Frankly, while I disagree with plenty, there is a good chance that if you're a philosopher, you're a genius in your own right.


And we are lucky to live in times when so many of these teachings are available to us. And to have forums like ATS where we can share our own thoughts and feelings about them.




Also, who ever mentioned Bruce Lee; nice. People DO overlook Lee because he's seen as a movie star and a badass. He was incredibly intelligent and frankly is one of the last kung fu artists popularly known that understood that martial arts aren't just a way to hone to body, but the mind and soul as well. Remember, Shaolin Temple is a Buddhist monastery of the Zen branch. Yeah, they do some crazy stuff and could kick your ass most likely, but the purpose of their training is not to become ass kickers, it is to become enlightened. Most martial arts from China were developed as forms of Zen meditation and each school had it's own philosophy.


Two thumbs up
I had almost forgotten about that side of Bruce Lee, which I actually consider the most important side of the great champion. Looking forward to reading his books.

Thanks for all the great tips, SpectreDC, and everybody else





[edit on 25-4-2010 by TheNorthernLight]



posted on Apr, 25 2010 @ 04:16 PM
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Let me be a free man, free to travel, free to stop, free to work, free to trade where I choose, free to choose my own teachers, free to follow the religion of my fathers, free to talk, think and act for myself -- and I will obey every law or submit to the penalty.



Hin-mah-too-yah-lat-kekht has spoken

for his people.

- Chief Joseph The Nez Perce tribe

"I think over again my small adventures
My fears, those small ones that seemed so big
For all the vital things I had to get and reach
And yet there is only one great thing
The only thing
To live to see the great day that dawns
And the light that fills the world."


- Unknown Inuit

"The land is sacred. These words are at the core of your being. The land is our mother, the rivers our blood. Take our land away and we die. That is, the Indian in us dies." - Mary Brave Bird

"We learned to be patient observers like the owl. We learned cleverness from the crow, and courage from the jay, who will attack an owl ten times its size to drive it off its territory. But above all of them ranked the chickadee because of its indomitable spirit." - Tom Brown, Jr., The Tracker

The time will soon be here when my grandchild will long for the cry of a loon, the flash of a salmon, the whisper of spruce needles, or the screech of an eagle. But he will not make friends with any of these creatures and when his heart aches with longing he will curse me. Have I done all to keep the air fresh? Have I cared enough about the water? Have I left the eagle to soar in freedom? Have I done everything I could to earn my grandchild’s fondness?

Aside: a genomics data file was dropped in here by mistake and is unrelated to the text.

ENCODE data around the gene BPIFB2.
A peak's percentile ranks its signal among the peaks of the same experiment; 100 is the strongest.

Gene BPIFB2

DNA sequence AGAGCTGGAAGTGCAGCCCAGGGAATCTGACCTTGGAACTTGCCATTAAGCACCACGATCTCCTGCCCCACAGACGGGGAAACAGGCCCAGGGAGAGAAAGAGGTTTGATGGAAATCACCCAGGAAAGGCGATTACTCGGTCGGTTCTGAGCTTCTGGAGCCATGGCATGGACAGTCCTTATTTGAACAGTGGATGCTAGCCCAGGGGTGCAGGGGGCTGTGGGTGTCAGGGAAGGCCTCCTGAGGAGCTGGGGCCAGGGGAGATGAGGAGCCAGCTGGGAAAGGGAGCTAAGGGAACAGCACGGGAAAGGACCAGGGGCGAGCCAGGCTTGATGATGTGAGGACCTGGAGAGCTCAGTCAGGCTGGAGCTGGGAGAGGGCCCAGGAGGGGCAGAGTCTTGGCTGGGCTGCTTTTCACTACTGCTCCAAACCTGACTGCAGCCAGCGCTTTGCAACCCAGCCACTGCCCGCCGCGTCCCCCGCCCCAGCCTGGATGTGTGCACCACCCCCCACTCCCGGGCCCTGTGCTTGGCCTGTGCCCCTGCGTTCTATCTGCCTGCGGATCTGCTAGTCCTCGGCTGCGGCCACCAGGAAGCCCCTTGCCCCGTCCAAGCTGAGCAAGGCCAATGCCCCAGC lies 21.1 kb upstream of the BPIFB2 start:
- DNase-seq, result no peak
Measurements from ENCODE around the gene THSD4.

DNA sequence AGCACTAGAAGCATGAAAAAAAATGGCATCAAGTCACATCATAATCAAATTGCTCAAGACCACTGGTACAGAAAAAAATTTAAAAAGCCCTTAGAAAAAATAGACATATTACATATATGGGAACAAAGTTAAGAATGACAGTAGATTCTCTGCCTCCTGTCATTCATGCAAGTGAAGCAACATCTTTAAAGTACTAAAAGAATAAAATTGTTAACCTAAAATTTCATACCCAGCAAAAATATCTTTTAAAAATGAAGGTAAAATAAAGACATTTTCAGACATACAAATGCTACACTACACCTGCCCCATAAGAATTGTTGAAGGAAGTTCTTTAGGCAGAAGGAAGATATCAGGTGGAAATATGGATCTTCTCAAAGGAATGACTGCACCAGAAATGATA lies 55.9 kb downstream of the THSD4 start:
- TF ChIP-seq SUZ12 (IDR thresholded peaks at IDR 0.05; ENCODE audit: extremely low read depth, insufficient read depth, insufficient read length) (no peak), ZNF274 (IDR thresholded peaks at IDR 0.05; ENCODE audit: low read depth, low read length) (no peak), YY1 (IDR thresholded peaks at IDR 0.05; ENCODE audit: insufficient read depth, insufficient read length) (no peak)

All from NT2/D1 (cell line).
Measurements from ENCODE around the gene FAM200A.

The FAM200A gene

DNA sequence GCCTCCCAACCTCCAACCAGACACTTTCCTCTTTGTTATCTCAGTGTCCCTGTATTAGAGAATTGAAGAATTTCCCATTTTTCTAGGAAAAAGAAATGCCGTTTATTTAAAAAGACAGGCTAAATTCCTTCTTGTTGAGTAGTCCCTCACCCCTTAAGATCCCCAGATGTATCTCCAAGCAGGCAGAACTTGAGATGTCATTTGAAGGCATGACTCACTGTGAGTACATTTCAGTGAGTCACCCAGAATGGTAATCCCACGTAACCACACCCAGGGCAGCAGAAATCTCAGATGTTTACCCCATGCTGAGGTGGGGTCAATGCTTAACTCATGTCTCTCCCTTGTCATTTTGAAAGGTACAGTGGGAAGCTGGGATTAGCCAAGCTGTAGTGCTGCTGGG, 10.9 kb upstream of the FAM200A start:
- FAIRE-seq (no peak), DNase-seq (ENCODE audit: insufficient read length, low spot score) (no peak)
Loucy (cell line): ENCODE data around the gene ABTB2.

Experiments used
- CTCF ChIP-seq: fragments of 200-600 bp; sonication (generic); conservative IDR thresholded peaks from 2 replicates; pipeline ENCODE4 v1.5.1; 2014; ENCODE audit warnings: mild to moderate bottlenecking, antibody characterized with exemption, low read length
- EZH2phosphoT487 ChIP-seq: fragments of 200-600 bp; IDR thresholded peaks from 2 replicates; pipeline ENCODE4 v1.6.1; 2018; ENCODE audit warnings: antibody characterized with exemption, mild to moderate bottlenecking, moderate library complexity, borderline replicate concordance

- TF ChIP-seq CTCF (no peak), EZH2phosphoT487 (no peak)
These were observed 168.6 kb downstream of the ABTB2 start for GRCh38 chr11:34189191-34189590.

- Chief Dan George

that's my list...



posted on Apr, 25 2010 @ 10:16 PM
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reply to post by DaddyBare
 


"We learned to be patient observers like the owl. We learned cleverness from the crow, and courage from the jay, who will attack an owl ten times its size to drive it off its territory. But above all of them ranked the chickadee because of its indomitable spirit." - Tom Brown, Jr., The Tracker

What is it about the chickadee that would make him say that? Just curious. I really liked those quotes, thanks.



posted on Apr, 25 2010 @ 10:20 PM
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Emerson, Plato not Aristotle, Albert Camus, and Emmanuel Swedenborg most recommended here



posted on Apr, 25 2010 @ 10:27 PM
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i dont think anybody has mentioned diogenes yet. he was a great andd revolutionary philosopher, and i think he had many original ideas and his work and ideas regularly influence our lives, yet he rarely is mentioned.

I think he probably would have favored it this way though



posted on Apr, 26 2010 @ 12:41 AM
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Greatest Philosophers in your mind[?]

I tend to prefer the math perspective, but that's just because of my background.
  1. Jean-Paul Sartre
  2. Pythagoras
  3. Georg Cantor
  4. Plato
  5. Aristotle
  6. Kant
  7. Kurt Gödel
  8. Bertrand Russell
  9. Husserl
  10. Hegel
  11. Heidegger
  12. Aquinas
Just couldn't keep it to 10.



How have your greatest influenced you.


I give Sartre the top position because it's largely through his thoughts that I established the foundation for my personal philosophy.

[edit on 26-4-2010 by Xtraeme]